On September 3, Ukraine’s parliament (Verkhovna Rada) received Prosecutor General Mykhaylo Potebenko’s official request for permission to arrest former Premier Pavlo Lazarenko. This time around the charges involve Lazarenko’s involvement in two high-profile murders: of former National Bank of Ukraine chairman Vadym Hetman in 1998, and of people’s deputy Yevhen Shcherban in 1996. Potebenko’s request, however, seems redundant. The 1999 Rada decision that stripped Lazarenko of immunity on the basis of embezzlement remains in force, despite his flight to the United States, where he was arrested by the local authorities and is still awaiting trial on charges of money laundering and trafficking stolen money.
Potebenko’s motion may be regarded as an attempt to save the face of the Kyiv prosecution, which has failed to solve the murders of journalists Georgy Gongadze last fall and Ihor Aleksandrov this past July. The Prosecutor General’s Office was also helpless during the tape scandal late last year and early this, when fugitive bodyguard Mykola Melnychenko accused President Leonid Kuchma of both kidnapping Gongadze and corruption, and later took refuge in the United States.
Since Lazarenko’s escape from Ukraine in 1999, the presidential administration, the state media and the oligarchs have not missed an opportunity to say a bad word about him. There have been many such opportunities and the words have come easily. Lazarenko, after all, can scarcely or properly defend himself while in custody in San Francisco. This demonizing has been something of a wild pitch, however. Lazarenko is currently viewed by the Ukrainian on the street as a scapegoat of sorts, as one of many corrupt bureaucrats who is paying more for his falling out with Kuchma than for his crimes.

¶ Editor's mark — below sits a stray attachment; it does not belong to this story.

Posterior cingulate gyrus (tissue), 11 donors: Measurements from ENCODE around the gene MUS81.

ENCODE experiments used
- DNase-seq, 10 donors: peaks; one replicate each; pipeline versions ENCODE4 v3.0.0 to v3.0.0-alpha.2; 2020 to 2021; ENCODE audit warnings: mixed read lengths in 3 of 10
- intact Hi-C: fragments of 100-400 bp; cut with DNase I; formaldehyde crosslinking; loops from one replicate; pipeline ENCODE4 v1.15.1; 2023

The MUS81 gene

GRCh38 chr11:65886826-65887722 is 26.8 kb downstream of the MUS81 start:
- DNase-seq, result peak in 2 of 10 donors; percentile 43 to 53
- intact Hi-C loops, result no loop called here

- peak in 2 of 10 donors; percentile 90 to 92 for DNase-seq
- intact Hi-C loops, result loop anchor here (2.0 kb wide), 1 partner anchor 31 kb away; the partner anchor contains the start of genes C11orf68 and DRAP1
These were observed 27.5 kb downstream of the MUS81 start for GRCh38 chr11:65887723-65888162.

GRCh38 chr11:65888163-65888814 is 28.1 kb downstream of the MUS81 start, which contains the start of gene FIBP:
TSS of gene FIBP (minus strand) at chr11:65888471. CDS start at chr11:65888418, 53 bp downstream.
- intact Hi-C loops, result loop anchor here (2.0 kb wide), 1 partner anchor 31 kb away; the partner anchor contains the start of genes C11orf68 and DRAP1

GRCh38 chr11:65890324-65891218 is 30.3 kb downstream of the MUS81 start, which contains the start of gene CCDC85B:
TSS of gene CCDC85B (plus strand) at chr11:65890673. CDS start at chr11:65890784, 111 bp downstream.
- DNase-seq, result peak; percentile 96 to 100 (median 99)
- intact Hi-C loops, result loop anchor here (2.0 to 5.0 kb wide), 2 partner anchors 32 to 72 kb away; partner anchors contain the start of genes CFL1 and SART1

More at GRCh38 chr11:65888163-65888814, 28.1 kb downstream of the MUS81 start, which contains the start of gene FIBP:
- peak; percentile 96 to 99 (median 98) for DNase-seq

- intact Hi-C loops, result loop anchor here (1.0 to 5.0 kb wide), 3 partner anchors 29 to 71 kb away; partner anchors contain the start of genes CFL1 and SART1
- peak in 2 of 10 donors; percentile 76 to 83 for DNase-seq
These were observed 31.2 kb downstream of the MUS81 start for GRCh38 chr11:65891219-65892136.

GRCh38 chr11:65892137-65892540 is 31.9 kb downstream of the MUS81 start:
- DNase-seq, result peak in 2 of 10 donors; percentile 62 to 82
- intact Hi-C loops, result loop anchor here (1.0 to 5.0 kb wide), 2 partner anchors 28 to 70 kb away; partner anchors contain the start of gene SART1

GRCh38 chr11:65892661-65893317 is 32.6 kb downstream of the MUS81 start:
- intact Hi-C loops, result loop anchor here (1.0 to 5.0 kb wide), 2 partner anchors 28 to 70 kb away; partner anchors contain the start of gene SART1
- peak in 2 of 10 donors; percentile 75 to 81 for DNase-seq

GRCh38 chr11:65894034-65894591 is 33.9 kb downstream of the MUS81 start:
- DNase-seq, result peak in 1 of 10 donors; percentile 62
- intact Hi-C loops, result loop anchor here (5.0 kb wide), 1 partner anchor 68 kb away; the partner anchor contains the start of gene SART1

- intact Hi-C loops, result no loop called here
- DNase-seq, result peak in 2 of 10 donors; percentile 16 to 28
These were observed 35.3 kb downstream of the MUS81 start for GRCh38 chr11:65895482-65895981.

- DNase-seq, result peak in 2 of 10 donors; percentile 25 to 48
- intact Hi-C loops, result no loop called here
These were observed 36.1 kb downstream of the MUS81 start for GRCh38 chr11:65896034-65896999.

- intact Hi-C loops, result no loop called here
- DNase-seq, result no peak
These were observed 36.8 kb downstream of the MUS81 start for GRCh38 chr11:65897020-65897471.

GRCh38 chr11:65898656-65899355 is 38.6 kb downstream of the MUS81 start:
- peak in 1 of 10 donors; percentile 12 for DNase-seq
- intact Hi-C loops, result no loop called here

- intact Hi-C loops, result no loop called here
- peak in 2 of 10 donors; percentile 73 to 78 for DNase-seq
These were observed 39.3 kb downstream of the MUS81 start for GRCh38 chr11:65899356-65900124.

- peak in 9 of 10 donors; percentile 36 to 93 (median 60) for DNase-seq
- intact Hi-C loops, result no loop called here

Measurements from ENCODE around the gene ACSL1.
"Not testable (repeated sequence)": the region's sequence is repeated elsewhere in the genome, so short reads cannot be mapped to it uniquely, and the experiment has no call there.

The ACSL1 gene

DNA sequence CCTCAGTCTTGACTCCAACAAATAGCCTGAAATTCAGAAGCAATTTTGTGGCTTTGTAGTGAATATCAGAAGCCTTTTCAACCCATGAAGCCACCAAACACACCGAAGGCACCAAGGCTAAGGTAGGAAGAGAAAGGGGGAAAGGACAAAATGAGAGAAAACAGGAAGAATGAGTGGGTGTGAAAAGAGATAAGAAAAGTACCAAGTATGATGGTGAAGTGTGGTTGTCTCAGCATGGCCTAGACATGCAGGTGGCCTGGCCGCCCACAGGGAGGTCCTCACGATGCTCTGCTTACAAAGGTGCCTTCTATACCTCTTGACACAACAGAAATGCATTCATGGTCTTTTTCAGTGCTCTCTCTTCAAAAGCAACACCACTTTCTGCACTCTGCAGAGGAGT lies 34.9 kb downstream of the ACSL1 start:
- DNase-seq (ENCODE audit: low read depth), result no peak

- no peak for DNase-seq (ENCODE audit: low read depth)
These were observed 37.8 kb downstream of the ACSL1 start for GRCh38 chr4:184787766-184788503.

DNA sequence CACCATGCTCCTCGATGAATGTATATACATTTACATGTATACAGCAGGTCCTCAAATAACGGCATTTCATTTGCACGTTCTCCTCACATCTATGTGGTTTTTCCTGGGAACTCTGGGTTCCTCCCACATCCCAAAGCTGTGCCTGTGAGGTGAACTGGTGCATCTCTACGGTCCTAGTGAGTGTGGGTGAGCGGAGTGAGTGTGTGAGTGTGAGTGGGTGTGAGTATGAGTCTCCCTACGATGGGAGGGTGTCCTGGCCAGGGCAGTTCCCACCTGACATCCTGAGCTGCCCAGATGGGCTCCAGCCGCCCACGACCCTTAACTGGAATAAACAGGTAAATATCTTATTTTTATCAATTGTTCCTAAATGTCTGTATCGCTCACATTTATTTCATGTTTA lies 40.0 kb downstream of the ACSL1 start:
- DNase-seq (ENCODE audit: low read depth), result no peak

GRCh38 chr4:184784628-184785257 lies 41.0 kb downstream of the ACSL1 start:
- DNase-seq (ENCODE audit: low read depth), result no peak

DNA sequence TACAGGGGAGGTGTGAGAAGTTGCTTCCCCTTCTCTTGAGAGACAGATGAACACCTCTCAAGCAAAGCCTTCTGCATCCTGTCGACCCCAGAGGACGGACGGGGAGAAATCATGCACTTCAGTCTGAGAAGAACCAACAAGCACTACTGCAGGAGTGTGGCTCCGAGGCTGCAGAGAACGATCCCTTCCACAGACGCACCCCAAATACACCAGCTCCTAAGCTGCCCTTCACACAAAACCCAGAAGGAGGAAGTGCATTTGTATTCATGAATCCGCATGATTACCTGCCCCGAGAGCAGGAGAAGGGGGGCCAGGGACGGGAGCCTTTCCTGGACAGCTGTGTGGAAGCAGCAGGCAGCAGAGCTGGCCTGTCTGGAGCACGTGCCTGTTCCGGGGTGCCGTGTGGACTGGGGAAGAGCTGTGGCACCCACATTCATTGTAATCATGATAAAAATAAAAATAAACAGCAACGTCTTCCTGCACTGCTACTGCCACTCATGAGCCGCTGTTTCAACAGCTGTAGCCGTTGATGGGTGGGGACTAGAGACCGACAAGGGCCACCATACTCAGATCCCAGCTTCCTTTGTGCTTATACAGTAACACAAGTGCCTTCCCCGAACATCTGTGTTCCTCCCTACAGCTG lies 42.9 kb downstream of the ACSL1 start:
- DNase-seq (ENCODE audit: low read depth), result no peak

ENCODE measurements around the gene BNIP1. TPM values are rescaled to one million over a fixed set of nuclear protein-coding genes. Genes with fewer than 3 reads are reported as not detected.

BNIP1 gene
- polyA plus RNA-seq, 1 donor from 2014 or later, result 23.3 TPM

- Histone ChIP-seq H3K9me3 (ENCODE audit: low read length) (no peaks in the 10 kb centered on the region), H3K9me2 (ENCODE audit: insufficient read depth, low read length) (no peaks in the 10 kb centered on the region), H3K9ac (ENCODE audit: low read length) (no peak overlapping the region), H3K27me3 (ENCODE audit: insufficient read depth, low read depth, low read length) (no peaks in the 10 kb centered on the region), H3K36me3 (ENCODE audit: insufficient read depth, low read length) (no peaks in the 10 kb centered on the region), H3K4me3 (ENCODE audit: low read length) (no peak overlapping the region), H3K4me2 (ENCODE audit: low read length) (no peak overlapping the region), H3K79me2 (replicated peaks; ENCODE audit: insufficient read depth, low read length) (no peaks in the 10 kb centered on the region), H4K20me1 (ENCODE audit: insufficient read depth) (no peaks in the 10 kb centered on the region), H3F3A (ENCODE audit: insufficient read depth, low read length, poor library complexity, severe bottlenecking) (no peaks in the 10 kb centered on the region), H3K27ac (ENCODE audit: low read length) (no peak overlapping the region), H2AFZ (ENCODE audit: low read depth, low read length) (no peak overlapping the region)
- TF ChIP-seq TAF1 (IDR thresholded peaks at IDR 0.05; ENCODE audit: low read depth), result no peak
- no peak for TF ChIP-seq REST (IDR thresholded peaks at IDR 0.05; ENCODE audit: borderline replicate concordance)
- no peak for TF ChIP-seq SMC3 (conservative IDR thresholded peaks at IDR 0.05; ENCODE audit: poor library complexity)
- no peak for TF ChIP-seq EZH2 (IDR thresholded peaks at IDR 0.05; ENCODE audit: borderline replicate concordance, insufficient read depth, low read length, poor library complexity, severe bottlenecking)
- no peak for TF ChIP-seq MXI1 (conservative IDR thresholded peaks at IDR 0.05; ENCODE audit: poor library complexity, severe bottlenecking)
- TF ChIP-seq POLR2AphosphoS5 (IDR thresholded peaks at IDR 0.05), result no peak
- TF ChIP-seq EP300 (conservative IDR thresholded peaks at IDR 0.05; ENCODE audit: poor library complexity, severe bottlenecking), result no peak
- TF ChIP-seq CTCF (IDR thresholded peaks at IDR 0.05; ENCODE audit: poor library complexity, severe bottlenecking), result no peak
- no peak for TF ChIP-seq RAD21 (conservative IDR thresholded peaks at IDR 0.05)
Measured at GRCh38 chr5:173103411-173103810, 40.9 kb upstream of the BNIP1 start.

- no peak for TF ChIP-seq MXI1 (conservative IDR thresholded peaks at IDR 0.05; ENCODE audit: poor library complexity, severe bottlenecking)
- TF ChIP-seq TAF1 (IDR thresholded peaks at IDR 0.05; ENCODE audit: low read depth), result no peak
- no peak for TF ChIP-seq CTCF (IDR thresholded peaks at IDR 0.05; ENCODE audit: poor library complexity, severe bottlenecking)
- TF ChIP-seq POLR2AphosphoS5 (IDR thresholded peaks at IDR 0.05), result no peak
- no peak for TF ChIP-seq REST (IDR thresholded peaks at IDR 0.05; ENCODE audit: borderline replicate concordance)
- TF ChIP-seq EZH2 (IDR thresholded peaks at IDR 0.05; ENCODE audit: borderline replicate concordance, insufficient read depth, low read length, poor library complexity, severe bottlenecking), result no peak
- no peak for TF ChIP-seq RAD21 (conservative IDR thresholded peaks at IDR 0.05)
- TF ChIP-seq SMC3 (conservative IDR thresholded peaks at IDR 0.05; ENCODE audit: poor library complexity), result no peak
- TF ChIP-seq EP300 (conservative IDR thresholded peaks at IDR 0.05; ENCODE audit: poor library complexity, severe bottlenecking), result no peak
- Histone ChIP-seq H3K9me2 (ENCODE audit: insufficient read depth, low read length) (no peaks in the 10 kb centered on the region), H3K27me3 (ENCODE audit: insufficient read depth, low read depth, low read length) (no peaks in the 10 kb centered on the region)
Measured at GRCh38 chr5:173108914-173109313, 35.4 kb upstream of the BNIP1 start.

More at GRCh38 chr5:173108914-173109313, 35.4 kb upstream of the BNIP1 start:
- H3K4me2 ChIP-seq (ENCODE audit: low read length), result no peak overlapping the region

The Prosecutor General’s Office has been especially active in the demonizing. It went so far as to accuse Lazarenko of financing the mass protests across Ukraine during the tape scandal, though these accusations were counterproductive, given that public opinion was with the protesters. Meanwhile, Potebenko’s security in his post became very shaky: The Rada twice requested his dismissal for bungling the Gongadze case, and Potebenko submitted his resignation, which President Leonid Kuchma declined, not wanting to lose a very loyal official. At the same time, the Rada and the media have also not bypassed the opportunities to recall that the Prosecutor General’s Office under Potebenko did not solve a single high-profile murder. Observers therefore met Potebenko’s sensational claim in an August 18 newspaper interview that Lazarenko ordered the murders of Shcherban and Hetman with skepticism. On August 20, in a letter to Potebenko, Lazarenko denied the charges.
There is a legal debate over whether Potebenko’s submission from September 3 was necessary, given that Lazarenko has lost his immunity. Furthermore, because the United States and Ukraine do not have an extradition treaty, the prosecution has little chance of getting their hands on him again. He will remain in prison in California until the U.S. charges against him are settled. Potebenko, however, will be able to claim, to his credit, that he has solved two of Ukraine’s most sensational murder cases. Only the impossibility of bringing the key suspect back to Ukraine will have prevented him from dotting all the i’s and crossing the t’s (UNIAN, April 19; Zerkalo Nedeli, August 18; Ukrainska Pravda, August 18, 20; Korrespondent.net, AP, September 3; see the Monitor, July 19).